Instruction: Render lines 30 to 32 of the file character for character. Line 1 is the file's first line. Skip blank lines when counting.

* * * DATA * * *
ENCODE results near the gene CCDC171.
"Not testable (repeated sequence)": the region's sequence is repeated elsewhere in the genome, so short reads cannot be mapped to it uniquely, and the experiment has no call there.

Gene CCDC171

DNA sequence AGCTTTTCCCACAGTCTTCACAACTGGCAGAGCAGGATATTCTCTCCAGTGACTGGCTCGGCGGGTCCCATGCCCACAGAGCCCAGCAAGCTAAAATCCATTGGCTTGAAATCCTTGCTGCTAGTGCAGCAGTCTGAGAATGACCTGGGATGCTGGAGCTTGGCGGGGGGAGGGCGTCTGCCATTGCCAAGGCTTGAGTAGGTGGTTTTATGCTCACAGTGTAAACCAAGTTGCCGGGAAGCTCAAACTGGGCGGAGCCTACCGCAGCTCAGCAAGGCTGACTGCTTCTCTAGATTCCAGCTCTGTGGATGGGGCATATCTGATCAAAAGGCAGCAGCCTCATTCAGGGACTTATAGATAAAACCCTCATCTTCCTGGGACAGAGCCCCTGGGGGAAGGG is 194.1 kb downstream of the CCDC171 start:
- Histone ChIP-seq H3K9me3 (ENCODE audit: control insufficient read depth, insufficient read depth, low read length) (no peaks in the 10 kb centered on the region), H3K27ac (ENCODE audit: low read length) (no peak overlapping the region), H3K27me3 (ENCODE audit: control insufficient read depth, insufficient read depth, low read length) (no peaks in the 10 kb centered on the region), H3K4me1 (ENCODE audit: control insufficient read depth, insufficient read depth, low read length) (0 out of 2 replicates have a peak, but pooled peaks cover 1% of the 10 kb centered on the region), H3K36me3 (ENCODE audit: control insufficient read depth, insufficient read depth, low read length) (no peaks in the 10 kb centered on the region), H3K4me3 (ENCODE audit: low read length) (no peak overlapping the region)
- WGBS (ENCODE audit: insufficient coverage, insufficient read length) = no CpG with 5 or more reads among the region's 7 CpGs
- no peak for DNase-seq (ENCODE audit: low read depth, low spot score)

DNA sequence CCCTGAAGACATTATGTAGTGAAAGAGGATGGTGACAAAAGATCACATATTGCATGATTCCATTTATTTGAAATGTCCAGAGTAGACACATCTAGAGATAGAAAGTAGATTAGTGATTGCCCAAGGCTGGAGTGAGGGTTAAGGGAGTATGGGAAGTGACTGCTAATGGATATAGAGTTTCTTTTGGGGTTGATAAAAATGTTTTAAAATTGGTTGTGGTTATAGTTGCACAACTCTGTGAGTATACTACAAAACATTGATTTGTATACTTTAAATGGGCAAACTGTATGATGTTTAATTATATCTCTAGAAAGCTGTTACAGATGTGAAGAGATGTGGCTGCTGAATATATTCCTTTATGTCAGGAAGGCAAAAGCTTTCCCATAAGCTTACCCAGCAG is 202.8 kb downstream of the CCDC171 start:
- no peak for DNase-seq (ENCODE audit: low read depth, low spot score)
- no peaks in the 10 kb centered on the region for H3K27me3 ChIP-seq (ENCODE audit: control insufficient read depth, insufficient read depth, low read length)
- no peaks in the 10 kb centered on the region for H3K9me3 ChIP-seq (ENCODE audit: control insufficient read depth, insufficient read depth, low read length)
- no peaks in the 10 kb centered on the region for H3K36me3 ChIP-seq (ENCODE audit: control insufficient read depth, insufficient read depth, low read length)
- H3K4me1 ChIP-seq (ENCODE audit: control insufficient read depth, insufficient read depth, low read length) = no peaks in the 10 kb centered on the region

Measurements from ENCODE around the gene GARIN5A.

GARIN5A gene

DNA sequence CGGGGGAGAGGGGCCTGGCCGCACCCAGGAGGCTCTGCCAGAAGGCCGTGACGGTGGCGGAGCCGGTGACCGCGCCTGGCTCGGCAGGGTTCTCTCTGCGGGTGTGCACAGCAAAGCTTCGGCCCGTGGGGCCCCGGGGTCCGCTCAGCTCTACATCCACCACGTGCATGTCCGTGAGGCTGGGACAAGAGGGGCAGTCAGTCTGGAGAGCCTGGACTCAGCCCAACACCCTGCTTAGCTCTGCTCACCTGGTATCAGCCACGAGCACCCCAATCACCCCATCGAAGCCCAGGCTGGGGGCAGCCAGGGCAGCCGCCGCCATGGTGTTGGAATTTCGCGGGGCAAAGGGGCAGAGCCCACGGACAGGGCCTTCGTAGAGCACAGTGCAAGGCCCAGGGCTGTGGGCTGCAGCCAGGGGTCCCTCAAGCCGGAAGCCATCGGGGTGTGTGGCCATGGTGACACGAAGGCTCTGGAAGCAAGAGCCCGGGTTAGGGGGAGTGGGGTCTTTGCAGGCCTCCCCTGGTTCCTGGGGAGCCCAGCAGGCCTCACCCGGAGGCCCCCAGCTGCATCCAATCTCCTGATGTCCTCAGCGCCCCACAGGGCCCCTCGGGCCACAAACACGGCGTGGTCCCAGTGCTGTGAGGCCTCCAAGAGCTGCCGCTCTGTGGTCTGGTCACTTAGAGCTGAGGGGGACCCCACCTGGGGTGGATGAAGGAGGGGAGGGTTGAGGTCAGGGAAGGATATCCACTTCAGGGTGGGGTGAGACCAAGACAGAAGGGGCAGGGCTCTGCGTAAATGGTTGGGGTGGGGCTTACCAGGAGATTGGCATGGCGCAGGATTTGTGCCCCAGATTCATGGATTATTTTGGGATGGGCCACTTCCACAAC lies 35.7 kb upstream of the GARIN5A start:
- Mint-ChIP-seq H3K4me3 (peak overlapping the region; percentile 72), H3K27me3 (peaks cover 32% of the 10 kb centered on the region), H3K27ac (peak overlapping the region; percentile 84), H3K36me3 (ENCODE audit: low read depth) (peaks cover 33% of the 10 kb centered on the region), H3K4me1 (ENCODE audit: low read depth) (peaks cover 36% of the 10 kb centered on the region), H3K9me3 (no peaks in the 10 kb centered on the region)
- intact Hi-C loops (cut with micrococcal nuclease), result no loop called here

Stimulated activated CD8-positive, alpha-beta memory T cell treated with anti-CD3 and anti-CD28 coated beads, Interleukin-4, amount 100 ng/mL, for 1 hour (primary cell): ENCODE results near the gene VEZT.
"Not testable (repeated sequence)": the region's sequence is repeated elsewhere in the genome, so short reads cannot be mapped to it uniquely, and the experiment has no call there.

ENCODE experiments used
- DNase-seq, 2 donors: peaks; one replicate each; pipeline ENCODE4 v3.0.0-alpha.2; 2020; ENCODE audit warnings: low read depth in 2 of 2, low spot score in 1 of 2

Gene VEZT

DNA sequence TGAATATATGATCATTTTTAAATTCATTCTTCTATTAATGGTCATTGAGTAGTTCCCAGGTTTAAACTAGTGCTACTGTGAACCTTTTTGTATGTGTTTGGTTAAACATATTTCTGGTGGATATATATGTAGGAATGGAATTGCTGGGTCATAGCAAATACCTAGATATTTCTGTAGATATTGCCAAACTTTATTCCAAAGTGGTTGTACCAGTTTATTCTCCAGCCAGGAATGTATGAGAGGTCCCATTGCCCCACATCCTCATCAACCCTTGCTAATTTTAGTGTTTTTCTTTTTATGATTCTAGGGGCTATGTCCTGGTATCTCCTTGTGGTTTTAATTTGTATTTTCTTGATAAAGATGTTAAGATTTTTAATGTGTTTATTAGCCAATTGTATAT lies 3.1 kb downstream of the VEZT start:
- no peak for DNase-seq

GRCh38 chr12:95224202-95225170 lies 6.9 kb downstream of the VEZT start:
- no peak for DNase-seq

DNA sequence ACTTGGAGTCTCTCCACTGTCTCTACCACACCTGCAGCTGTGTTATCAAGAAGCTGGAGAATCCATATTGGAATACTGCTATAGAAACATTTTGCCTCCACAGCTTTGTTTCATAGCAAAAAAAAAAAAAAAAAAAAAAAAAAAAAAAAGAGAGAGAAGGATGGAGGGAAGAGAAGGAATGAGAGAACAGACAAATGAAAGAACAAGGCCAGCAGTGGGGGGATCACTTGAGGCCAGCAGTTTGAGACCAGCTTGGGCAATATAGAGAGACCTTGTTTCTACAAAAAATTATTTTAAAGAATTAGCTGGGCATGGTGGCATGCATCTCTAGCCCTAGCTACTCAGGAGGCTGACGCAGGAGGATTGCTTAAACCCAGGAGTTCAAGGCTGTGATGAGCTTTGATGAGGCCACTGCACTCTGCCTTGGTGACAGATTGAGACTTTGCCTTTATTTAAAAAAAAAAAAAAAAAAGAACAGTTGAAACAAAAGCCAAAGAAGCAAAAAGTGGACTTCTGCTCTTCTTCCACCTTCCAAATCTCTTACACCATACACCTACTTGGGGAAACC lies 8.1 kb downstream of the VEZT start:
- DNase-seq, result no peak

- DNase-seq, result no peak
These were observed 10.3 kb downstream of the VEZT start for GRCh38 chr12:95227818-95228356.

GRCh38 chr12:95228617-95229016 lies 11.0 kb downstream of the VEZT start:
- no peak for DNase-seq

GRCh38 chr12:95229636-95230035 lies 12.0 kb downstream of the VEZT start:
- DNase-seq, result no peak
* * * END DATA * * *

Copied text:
- DNase-seq, result no peak
These were observed 10.3 kb downstream of the VEZT start for GRCh38 chr12:95227818-95228356.

GRCh38 chr12:95228617-95229016 lies 11.0 kb downstream of the VEZT start: